GUEST: Ethan Beute, Chief Evangelist from BombBomb
You’re your worst critic, especially when it comes to seeing yourself on camera.
You paused awkwardly, said ‘uh’ a million times, and your hair looks kinda weird.
Well, you know what? Send a video anyway.
He started at BombBomb when there were about 200 customers, and now about eight years later, there are 45,000.
Today’s communication is choked by its sheer volume. “Only a handful of generations ago, almost all of our work was done face to face,” Ethan pointed out. “We're setting all that stuff aside and we're essentially hiding behind a cloak of digital anonymity.”
Plain text doesn’t build rapport. It doesn’t differentiate us. It doesn’t communicate as well as looking someone in the eye.
“We're looking to help swing the pendulum back a little bit to a more personal and human way to communicate,” Ethan said.
“We're over-reliant on forms of communication that don't let us sell with our best sales asset, which is us.”
Video Creates Empathy
Video is more effective, as well as more satisfying.
Young people may be digital natives and all, but any salesperson who gets into video could think this: This makes what I do fun again. This is why I got into sales.
“It is fun to have people feel like they know me before they meet me or get back in front of people,” Ethan said.
What video doesn’t do is let you hide.
“The thing we like about electronic communication is that it allows us to hide. We can carefully control every single word,” Ethan pointed out.
“We carefully curate what we share and we, you know, we finesse things and we control things,” he added. Which is exactly the hangup of the younger generation.
So digital natives don’t like video because it doesn’t let them take 35 photos and pick the best one, and older salespeople may be uncomfortable trying new tech.
“What this all gets down to is the issue of vulnerability. We are so uncomfortable with this idea of putting ourselves out there in a real and honest way because our mind tends to operate out of fear,” Ethan said. “We don't look at that as an opportunity to make connections and to be accepted and loved.”
Video means overcoming that vulnerability and accessing empathy for the person you’re speaking to — more so than your own fear of rejection.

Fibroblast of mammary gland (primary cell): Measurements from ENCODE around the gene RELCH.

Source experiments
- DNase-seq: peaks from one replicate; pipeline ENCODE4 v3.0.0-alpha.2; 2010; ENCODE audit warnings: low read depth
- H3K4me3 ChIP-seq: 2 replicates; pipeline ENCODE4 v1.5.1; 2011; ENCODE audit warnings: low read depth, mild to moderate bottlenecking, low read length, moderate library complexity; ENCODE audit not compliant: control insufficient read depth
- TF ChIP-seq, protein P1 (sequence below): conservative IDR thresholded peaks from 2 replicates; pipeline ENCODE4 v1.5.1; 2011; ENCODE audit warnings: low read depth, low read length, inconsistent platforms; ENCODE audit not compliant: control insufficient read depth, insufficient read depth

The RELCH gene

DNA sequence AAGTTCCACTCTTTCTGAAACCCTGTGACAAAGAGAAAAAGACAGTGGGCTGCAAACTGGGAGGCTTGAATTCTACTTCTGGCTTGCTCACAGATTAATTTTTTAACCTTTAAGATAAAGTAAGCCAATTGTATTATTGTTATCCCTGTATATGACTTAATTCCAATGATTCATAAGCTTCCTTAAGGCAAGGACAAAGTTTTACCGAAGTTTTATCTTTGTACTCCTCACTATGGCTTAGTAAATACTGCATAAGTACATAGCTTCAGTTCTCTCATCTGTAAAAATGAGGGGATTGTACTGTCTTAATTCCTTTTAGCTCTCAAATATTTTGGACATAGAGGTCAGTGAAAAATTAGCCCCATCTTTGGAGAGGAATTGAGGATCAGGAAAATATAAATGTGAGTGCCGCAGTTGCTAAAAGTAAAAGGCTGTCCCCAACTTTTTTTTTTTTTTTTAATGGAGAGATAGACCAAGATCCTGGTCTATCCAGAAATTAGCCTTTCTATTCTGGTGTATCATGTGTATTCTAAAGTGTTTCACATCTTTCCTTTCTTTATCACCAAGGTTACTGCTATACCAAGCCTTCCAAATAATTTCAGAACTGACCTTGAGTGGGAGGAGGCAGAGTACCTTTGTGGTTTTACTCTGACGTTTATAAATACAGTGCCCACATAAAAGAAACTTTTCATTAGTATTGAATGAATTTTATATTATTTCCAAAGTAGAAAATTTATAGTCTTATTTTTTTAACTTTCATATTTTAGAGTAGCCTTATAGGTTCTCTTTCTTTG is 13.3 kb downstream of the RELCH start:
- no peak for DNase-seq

“The thing that stops anyone from getting started is around this issue of the discomfort of vulnerability and the challenge of being seen and heard in a more honest unproduced, casual, conversational way,” he said.
“We are our own harshest critic, and we're going to judge and finesse every frame of that video.”
Practice Builds Confidence, Confidence Builds Success
So, how do you overcome that basal fear of rejection and tap into the fun of video communication?
“So the high level takeaway here is that we are our own harshest critic and we're going to judge and finesse every frame of that video,” Ethan said.
By practicing, Ethan suggests recording a video to someone you trust and sending it without watching it.
“Practice builds confidence, confidence builds success,” he said.
What not to do:
- Acting like you’re recording a video and not recording it.
- Recording a video and not sending it.
Practice means remembering that it’s not so much about what you say as it is about how you say it.
“If we're sincere in our excitement about the product, service, opportunity that we're representing, then what exactly you say and how exactly you say it, falls away,” Ethan said.
“Practice builds confidence, confidence builds success.”
How to Actually Get Started
You can differentiate yourself in a powerful way with video by, you know, actually sending video.
Here’s how to build build psychological proximity and share your energy and enthusiasm with others.
“Take 10 minutes, one morning a week, and send about four thank you videos to people you know,” Ethan said.
You already know them, they already know you, and they’ve already done you a kindness.
It isn’t that hard to look someone in the eye and express gratitude. “In an even more personal and human way, this gift of time and attention cannot be faked,” Ethan said.
Thank-you video ideas:
- Thanks for the meeting (client)
- Thanks for the appointment (prospect)
- Thanks for doing fantastic work (team member)
- Thanks for the opportunity (supervisor)
“You're going to start a feedback loop that will create this positive upward spiral that will break you out of that highly cognitive self judgment and rejection piece and get you more into the spirit of it rather than the thought of it,” Ethan said.
So I should always send a video?
Well, no. Just like everything, you need to mix it up.
But if you’re about to type four paragraphs to explain something, that might be a clue that a video would save you time.
“Anywhere you're looking to convey emotion, video allows you to control the tone of the message,” Ethan pointed out.
If you’re thinking of writing with some bad news or an apology, send a video instead.
“We're over-reliant on forms of communication that don't let us sell with our best sales asset, which is us,” Ethan said.
“When your customers send these videos out to their people, their people don't just feel closer to them. They also feel closer to their people,” he added. “So there's something about this process of looking at the camera, the lens, and being who you are and speaking directly to one person that creates some relational foundation that people find more satisfying.”Ethan Beute of BombBomb. To hear this episode, and many more like it, subscribe to the B2B Revenue Executive Experience.
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